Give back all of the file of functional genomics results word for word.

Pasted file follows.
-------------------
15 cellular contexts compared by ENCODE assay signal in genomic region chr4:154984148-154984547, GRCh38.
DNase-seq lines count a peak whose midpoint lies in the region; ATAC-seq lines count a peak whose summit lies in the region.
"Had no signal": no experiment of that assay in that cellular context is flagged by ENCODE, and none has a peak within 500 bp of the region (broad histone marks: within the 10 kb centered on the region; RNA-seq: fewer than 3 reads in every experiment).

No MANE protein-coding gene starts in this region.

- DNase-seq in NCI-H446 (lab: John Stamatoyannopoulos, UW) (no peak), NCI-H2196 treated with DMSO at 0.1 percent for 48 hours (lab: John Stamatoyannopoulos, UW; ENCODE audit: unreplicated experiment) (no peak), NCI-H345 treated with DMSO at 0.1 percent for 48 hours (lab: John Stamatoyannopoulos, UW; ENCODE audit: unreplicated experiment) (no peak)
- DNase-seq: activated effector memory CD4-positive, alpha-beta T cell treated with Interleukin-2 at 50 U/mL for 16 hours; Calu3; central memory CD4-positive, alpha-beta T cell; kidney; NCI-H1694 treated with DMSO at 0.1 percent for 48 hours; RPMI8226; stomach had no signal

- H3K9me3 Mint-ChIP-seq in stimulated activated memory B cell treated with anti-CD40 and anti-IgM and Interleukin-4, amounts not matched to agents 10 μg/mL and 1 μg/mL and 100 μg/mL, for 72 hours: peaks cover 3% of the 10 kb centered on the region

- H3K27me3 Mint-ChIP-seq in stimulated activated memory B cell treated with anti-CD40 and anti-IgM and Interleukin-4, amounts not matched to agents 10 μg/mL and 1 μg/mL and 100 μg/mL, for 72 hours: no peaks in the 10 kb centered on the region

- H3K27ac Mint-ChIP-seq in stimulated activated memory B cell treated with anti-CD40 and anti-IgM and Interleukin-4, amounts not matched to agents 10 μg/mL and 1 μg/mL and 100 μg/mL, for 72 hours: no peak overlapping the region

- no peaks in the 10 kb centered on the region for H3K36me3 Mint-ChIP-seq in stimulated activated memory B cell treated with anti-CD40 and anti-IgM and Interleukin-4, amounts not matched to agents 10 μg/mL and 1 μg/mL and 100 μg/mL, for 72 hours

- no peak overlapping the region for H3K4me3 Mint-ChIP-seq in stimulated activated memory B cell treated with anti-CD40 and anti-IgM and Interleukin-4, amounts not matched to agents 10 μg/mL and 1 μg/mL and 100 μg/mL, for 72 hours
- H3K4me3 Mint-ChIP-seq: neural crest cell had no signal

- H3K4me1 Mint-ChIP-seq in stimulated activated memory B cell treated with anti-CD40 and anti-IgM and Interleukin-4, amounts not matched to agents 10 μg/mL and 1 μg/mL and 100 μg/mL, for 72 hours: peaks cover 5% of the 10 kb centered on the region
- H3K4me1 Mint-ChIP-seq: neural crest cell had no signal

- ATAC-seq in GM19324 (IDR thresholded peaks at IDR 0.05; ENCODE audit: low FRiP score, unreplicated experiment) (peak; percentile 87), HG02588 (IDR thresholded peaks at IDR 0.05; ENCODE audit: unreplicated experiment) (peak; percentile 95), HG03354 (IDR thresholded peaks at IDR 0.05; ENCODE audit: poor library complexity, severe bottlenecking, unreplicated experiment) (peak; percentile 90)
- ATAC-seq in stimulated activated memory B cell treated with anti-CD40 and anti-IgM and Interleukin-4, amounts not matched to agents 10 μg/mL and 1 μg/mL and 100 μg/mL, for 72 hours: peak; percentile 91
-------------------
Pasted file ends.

15 cellular contexts compared by ENCODE assay signal in genomic region chr4:154984148-154984547, GRCh38.
DNase-seq lines count a peak whose midpoint lies in the region; ATAC-seq lines count a peak whose summit lies in the region.
"Had no signal": no experiment of that assay in that cellular context is flagged by ENCODE, and none has a peak within 500 bp of the region (broad histone marks: within the 10 kb centered on the region; RNA-seq: fewer than 3 reads in every experiment).

No MANE protein-coding gene starts in this region.

- DNase-seq in NCI-H446 (lab: John Stamatoyannopoulos, UW) (no peak), NCI-H2196 treated with DMSO at 0.1 percent for 48 hours (lab: John Stamatoyannopoulos, UW; ENCODE audit: unreplicated experiment) (no peak), NCI-H345 treated with DMSO at 0.1 percent for 48 hours (lab: John Stamatoyannopoulos, UW; ENCODE audit: unreplicated experiment) (no peak)
- DNase-seq: activated effector memory CD4-positive, alpha-beta T cell treated with Interleukin-2 at 50 U/mL for 16 hours; Calu3; central memory CD4-positive, alpha-beta T cell; kidney; NCI-H1694 treated with DMSO at 0.1 percent for 48 hours; RPMI8226; stomach had no signal

- H3K9me3 Mint-ChIP-seq in stimulated activated memory B cell treated with anti-CD40 and anti-IgM and Interleukin-4, amounts not matched to agents 10 μg/mL and 1 μg/mL and 100 μg/mL, for 72 hours: peaks cover 3% of the 10 kb centered on the region

- H3K27me3 Mint-ChIP-seq in stimulated activated memory B cell treated with anti-CD40 and anti-IgM and Interleukin-4, amounts not matched to agents 10 μg/mL and 1 μg/mL and 100 μg/mL, for 72 hours: no peaks in the 10 kb centered on the region

- H3K27ac Mint-ChIP-seq in stimulated activated memory B cell treated with anti-CD40 and anti-IgM and Interleukin-4, amounts not matched to agents 10 μg/mL and 1 μg/mL and 100 μg/mL, for 72 hours: no peak overlapping the region

- no peaks in the 10 kb centered on the region for H3K36me3 Mint-ChIP-seq in stimulated activated memory B cell treated with anti-CD40 and anti-IgM and Interleukin-4, amounts not matched to agents 10 μg/mL and 1 μg/mL and 100 μg/mL, for 72 hours

- no peak overlapping the region for H3K4me3 Mint-ChIP-seq in stimulated activated memory B cell treated with anti-CD40 and anti-IgM and Interleukin-4, amounts not matched to agents 10 μg/mL and 1 μg/mL and 100 μg/mL, for 72 hours
- H3K4me3 Mint-ChIP-seq: neural crest cell had no signal

- H3K4me1 Mint-ChIP-seq in stimulated activated memory B cell treated with anti-CD40 and anti-IgM and Interleukin-4, amounts not matched to agents 10 μg/mL and 1 μg/mL and 100 μg/mL, for 72 hours: peaks cover 5% of the 10 kb centered on the region
- H3K4me1 Mint-ChIP-seq: neural crest cell had no signal

- ATAC-seq in GM19324 (IDR thresholded peaks at IDR 0.05; ENCODE audit: low FRiP score, unreplicated experiment) (peak; percentile 87), HG02588 (IDR thresholded peaks at IDR 0.05; ENCODE audit: unreplicated experiment) (peak; percentile 95), HG03354 (IDR thresholded peaks at IDR 0.05; ENCODE audit: poor library complexity, severe bottlenecking, unreplicated experiment) (peak; percentile 90)
- ATAC-seq in stimulated activated memory B cell treated with anti-CD40 and anti-IgM and Interleukin-4, amounts not matched to agents 10 μg/mL and 1 μg/mL and 100 μg/mL, for 72 hours: peak; percentile 91